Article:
Today we’re going to continue looking at passage in Exodus 24 which I read two or three weeks ago.
When I finished the talk on Exodus 24, I referred to a verse which speaks about how the elders of Israel who went up on the mountain with Moses and how they saw God.
Some people said to me: ‘Well, isn’t there a contradiction? It says they saw the God of Israel but there are also verses in the Bible which say “you cannot see God and live“‘
Has anybody ever thought about that? Sometimes, the sceptics might say: ‘Oh! That shows you the Bible doesn’t make sense. It contradicts itself.’
Well, we don’t believe that the Bible does contradict itself, and I believe that there is an explanation for this. Today, we’re going to try and look into it and see what we can learn on this subject.
Let’s just read the scripture from Exodus 24. It comes after Moses has read the Commandments the Law which God has given to him, to the children of Israel; the children of Israel have said as they hear the word: All that the Lord has said we will do and be obedient.
All that Lord has commanded me, I will do and be obedient. Then, Moses seals this with the shedding of blood in order to make this Covenant. The Covenant with Moses which was going to be the basis upon which God was going to deal with Israel in the time between Moses and Jesus the Messiah; it was the beginning of the ‘dispensation’ (we call it) of the Law. And after this we see that Moses in verse 9:
They saw the God of Israel. In the Hebrew, it uses the most basic word for ‘to see‘. It says Israel saw (the word which just means ‘to see‘), so that the implication is that it wasn’t just some sort of impression, it was something which they actually saw.
It also says that, in God’s presence, there, as they saw the God of Israel, they ate and they drank. And again, it uses the basic words in Hebrew for ‘eat‘ and ‘drink‘, the most basic physical actions we can perform as humans.
So, in the presence of God, they ate and they dranky they saw the God of Israel.
Now, if you go on to chapter 33 of Exodus, in verse 18, we find that there is a passage where Moses asks God to show me your glory. Moses says:
You cannot see me and live no man shall see me and live
In John’s Gospel chapter 1, verse 18, John writes:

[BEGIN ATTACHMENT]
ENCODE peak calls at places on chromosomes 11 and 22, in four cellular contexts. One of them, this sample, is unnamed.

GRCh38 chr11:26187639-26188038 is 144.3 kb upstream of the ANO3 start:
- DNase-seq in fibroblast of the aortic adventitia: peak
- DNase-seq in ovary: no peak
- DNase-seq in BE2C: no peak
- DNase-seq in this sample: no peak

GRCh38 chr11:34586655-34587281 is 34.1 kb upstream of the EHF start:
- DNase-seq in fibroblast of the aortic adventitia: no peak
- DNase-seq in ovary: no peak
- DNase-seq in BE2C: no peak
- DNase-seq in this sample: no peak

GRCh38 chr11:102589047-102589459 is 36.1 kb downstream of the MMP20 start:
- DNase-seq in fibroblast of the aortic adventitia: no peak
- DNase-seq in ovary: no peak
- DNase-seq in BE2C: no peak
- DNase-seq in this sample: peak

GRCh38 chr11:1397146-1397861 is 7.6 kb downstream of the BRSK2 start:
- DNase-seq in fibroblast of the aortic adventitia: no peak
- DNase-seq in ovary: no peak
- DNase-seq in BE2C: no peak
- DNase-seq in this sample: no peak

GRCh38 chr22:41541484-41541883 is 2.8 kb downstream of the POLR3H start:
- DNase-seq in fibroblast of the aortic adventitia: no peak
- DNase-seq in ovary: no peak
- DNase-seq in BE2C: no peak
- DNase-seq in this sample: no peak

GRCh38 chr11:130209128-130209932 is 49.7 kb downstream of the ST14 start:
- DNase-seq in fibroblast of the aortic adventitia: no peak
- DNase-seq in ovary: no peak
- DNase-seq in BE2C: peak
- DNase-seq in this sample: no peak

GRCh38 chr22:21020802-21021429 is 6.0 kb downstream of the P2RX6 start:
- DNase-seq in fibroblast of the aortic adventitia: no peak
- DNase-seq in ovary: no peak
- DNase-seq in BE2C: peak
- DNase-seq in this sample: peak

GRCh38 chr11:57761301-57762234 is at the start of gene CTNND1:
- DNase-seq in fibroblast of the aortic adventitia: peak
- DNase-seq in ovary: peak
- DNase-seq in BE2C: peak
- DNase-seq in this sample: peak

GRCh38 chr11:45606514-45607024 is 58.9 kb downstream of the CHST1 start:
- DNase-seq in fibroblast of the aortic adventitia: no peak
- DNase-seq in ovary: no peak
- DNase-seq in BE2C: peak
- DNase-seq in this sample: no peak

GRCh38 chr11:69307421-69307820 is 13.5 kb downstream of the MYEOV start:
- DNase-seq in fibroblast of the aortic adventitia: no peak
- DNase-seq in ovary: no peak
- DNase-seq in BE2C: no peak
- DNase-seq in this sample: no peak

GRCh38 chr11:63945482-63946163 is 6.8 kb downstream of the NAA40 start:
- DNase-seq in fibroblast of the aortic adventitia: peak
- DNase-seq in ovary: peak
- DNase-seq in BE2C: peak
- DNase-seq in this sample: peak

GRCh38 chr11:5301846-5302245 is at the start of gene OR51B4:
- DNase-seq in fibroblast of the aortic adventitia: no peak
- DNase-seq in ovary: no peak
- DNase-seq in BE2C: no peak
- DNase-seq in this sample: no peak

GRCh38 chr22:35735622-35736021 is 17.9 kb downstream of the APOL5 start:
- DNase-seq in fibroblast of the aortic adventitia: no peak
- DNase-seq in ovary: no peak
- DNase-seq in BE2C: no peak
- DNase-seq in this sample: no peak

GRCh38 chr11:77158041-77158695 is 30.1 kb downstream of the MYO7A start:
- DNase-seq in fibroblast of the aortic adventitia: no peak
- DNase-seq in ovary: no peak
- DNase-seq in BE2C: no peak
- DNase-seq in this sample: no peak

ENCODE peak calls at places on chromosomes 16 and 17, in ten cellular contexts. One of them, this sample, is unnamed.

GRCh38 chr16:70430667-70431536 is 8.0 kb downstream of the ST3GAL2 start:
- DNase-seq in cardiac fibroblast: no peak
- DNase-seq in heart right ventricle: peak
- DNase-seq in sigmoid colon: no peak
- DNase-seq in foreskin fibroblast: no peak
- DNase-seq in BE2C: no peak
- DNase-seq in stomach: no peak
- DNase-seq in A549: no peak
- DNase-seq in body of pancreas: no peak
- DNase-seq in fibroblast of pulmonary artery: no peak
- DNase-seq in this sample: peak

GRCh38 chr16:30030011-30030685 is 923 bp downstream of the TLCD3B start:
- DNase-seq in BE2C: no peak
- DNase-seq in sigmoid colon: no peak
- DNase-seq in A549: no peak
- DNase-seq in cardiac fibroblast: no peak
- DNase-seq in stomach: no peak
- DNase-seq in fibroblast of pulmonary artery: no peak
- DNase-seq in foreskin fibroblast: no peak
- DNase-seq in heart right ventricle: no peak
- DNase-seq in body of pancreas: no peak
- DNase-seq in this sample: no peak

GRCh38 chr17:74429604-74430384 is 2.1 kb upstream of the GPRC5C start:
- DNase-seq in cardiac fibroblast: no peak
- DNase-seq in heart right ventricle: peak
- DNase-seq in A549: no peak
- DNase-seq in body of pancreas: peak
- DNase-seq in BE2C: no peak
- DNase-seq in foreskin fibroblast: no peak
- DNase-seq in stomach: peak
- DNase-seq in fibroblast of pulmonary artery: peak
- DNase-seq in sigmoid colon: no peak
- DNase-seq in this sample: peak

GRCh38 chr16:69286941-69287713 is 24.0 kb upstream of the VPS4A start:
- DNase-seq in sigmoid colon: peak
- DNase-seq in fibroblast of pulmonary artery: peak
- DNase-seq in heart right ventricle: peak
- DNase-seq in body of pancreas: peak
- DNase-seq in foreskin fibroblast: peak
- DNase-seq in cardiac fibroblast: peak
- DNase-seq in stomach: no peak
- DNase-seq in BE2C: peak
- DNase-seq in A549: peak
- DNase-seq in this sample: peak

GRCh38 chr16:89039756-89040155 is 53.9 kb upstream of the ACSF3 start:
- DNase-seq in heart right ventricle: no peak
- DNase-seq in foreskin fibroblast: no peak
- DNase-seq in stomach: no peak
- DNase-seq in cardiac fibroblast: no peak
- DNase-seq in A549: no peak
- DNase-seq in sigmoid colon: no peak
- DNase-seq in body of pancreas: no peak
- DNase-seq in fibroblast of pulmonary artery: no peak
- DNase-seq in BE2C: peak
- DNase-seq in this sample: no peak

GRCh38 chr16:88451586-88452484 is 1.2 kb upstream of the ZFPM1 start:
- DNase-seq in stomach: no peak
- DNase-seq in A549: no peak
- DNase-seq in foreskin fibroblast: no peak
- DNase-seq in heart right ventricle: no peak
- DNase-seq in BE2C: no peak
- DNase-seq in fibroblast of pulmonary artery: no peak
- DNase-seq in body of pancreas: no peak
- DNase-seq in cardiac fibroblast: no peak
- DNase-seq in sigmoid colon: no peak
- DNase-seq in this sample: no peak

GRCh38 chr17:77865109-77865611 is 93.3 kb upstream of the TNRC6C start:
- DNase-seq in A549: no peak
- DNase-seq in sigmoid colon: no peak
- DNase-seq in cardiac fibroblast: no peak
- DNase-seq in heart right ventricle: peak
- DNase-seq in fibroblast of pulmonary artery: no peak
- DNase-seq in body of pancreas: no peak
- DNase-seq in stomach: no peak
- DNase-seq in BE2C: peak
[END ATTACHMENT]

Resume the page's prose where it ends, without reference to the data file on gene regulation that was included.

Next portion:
So, let’s see if we can work out if there is an answer to this question.
I put to you that there are three answers.
The first one is that the Bible is very clear that there exists a realm where God exists, where God lives, and a realm where we live. God made the realm where we live but God continues to exist in the realm where He lives, we call it heaven.
There’s also a realm where Satan and the demons live. In fact, in Ephesians chapter 6, it speaks about the powers of darkness in the heavenly realms. So, there’s a realm where God lives, the realm where Satan lives, and a realm where we live.
Since the fall, there’s been a barrier between humanity – the human race – and God. God is Holy, we are sinful, and God and sin cannot coexist, therefore there has to be some separation between a Holy God and the sinful world.
However, at times, we see in the Bible that God breaks through into our realm in a special way.
The second point I want to make and which we’ll look at is that, according to the Bible, according to the Christian understanding of the Bible, God, whose name in Hebrew is Elohim (a plural masculine noun) exists as a triunity, a plural unity of the Father, the Son, and the Holy Spirit. The Son Jesus (Yeshua in Hebrew), is the visible person of the Godhead who appears in human form.
The third point refers to the fact that, at special times, especially at the end of one age and the beginning of another age (or a new age of dispensation), each time, God appears on the earth in some visible, special way. And this event which we’re talking about here in Exodus 24, with God appearing to the people in the time of Moses, is the time when He’s beginning the dispensation of the Law which will in turn end with the coming of Jesus.
Jesus is going to appear as God to bring in the dispensation we’re living in now, the dispensation of the church in which we come together God through faith in Jesus the Messiah.